Federal Reserve policy makers lowered their main interest rate for a second time this year while splitting over the need for further easing, caught between uncertainty over trade and global growth and a domestic economy that’s holding up well.

The benchmark rate was lowered by a quarter percentage point to a range of 1.75% to 2% “in light of the implications of global developments for the economic outlook as well as muted inflation pressures,’’ the Federal Open Market Committee said in a statement on Wednesday in Washington. It continued to characterize the U.S. labor market as “strong” with “solid” job gains.

Treasuries held on to gains, the dollar rallied and U.S. stocks extended losses after the Fed’s announcement. The decision didn’t alter expectations among futures traders for another 25-basis point cut this year.

Chairman Jerome Powell has been under relentless public pressure to reduce rates from President Donald Trump, who returned to Twitter minutes after Wednesday’s decision to say policy makers had failed again by not cutting more.

Fed officials maintained their pledge to “act as appropriate to sustain the expansion."

“Although household spending has been rising at a strong pace, business fixed investment and exports have weakened,’’ the FOMC said.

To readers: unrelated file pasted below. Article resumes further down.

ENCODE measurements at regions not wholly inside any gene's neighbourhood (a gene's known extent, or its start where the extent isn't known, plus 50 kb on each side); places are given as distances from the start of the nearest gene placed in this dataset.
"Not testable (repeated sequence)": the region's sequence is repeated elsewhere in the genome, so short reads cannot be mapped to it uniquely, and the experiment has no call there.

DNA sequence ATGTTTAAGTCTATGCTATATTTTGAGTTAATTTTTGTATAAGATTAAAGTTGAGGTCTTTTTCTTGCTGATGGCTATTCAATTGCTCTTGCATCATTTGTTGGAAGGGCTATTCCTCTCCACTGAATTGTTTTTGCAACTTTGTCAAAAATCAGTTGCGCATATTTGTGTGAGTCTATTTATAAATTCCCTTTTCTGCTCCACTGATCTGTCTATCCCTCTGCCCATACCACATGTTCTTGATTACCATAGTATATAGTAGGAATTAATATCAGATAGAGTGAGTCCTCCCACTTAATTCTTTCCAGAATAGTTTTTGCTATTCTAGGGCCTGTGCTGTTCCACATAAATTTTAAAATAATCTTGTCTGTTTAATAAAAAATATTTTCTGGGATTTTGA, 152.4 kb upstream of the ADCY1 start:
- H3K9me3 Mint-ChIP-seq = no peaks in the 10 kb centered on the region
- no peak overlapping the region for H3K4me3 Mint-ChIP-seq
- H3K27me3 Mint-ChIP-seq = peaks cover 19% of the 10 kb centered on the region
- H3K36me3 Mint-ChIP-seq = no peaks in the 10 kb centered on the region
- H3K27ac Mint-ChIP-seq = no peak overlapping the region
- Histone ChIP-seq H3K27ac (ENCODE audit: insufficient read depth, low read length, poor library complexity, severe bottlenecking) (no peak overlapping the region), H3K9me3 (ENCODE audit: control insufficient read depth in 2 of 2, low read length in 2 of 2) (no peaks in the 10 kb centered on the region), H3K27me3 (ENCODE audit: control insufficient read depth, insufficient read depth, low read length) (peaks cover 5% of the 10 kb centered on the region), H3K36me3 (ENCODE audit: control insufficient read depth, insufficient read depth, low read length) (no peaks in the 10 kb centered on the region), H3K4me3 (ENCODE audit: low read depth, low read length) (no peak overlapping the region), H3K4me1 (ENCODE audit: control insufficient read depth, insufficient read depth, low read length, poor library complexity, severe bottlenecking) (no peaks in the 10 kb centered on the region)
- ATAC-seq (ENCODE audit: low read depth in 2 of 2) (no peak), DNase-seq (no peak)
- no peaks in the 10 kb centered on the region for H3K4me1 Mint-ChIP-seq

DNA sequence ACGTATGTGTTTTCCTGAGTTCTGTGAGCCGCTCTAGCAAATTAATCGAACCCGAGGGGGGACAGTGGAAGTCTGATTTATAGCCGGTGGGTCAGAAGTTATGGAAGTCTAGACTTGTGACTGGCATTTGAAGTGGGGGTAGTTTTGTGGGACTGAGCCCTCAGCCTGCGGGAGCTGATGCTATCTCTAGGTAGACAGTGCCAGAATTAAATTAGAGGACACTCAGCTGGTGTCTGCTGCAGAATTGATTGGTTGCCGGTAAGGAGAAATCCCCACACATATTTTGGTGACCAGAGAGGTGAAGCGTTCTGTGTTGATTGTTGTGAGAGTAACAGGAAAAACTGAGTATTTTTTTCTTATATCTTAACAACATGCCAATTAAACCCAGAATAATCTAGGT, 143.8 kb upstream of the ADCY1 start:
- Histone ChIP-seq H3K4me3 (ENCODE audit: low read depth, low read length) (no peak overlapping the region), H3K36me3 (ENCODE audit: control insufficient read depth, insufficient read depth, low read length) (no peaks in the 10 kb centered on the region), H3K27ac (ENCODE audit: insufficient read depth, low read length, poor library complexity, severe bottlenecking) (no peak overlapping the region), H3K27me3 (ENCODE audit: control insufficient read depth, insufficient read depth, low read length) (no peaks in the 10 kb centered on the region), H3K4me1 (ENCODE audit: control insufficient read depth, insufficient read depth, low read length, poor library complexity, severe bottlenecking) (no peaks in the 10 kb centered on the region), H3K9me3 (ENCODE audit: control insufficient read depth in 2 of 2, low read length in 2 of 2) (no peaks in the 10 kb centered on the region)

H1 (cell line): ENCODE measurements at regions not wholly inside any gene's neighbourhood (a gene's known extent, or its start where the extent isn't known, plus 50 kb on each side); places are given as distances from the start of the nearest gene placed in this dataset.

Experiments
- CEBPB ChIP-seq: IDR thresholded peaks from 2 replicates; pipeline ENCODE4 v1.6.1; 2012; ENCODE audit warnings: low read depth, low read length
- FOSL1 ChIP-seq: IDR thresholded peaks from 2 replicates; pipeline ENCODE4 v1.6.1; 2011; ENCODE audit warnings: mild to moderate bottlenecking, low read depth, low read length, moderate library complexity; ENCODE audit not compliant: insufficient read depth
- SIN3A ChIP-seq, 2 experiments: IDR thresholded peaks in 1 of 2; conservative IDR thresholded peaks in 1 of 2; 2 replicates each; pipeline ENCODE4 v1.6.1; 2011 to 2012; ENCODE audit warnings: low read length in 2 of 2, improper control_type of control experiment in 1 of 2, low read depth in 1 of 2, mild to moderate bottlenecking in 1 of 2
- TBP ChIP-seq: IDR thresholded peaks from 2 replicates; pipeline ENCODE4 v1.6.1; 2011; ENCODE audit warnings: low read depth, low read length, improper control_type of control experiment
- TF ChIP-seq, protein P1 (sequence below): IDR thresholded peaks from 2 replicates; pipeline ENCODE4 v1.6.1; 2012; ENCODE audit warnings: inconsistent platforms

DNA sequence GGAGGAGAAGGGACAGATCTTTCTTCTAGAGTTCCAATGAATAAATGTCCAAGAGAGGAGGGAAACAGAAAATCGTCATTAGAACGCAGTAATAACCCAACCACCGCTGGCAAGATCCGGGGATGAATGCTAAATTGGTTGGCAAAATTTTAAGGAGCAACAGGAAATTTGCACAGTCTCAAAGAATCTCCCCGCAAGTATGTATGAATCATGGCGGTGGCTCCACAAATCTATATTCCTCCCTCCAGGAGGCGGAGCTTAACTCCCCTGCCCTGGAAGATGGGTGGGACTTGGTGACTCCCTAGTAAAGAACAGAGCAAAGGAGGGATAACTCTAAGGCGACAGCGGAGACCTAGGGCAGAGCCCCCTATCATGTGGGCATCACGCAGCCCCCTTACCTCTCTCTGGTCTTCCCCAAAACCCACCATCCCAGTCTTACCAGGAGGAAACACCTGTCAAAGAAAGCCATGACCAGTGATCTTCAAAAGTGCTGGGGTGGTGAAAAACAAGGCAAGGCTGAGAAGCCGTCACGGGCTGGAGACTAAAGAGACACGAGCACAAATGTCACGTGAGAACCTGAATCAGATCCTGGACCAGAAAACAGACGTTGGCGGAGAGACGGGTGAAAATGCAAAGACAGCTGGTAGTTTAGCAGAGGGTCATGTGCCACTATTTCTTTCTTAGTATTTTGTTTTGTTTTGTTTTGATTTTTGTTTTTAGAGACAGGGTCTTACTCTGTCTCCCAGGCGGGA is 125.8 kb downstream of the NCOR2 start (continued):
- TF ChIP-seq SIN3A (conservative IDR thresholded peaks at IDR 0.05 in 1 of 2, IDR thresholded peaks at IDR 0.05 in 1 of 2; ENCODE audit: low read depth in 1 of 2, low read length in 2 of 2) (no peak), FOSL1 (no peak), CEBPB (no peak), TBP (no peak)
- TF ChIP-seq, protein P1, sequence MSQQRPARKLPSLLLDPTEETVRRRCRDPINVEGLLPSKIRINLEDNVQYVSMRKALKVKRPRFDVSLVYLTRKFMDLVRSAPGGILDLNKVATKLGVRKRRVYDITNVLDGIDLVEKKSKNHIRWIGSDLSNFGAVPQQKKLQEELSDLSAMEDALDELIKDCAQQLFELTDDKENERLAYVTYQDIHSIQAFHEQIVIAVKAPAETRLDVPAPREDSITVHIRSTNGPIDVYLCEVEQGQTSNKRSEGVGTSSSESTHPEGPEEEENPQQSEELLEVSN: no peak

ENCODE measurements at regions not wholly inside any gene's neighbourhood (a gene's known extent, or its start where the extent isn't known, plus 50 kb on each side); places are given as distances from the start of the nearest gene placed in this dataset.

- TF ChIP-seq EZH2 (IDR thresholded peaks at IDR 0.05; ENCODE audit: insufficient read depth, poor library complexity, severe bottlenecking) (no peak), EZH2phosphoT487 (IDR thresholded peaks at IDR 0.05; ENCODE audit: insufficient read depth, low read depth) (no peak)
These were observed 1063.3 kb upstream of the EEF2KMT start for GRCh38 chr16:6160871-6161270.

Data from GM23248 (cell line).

Five officials wanted to keep rates unchanged, while five saw a quarter point as appropriate this year and seven wanted a half point.

The Fed Board also took a separate step to calm this week’s strains in money markets and avert harm to the economy, lowering the interest rate on excess reserves to 1.8%. Earlier Wednesday the Fed injected $75 billion of liquidity to ease a crunch, and key rates pulled back from elevated levels.

Global Risk

Powell is trying to sustain the expansion despite slowing global growth that’s been chilled by uncertainty over U.S. trade policy, fanning fears of recession. Manufacturing has been hit hard, particularly in Germany, which prompted the European Central Bank to ease policy last week.

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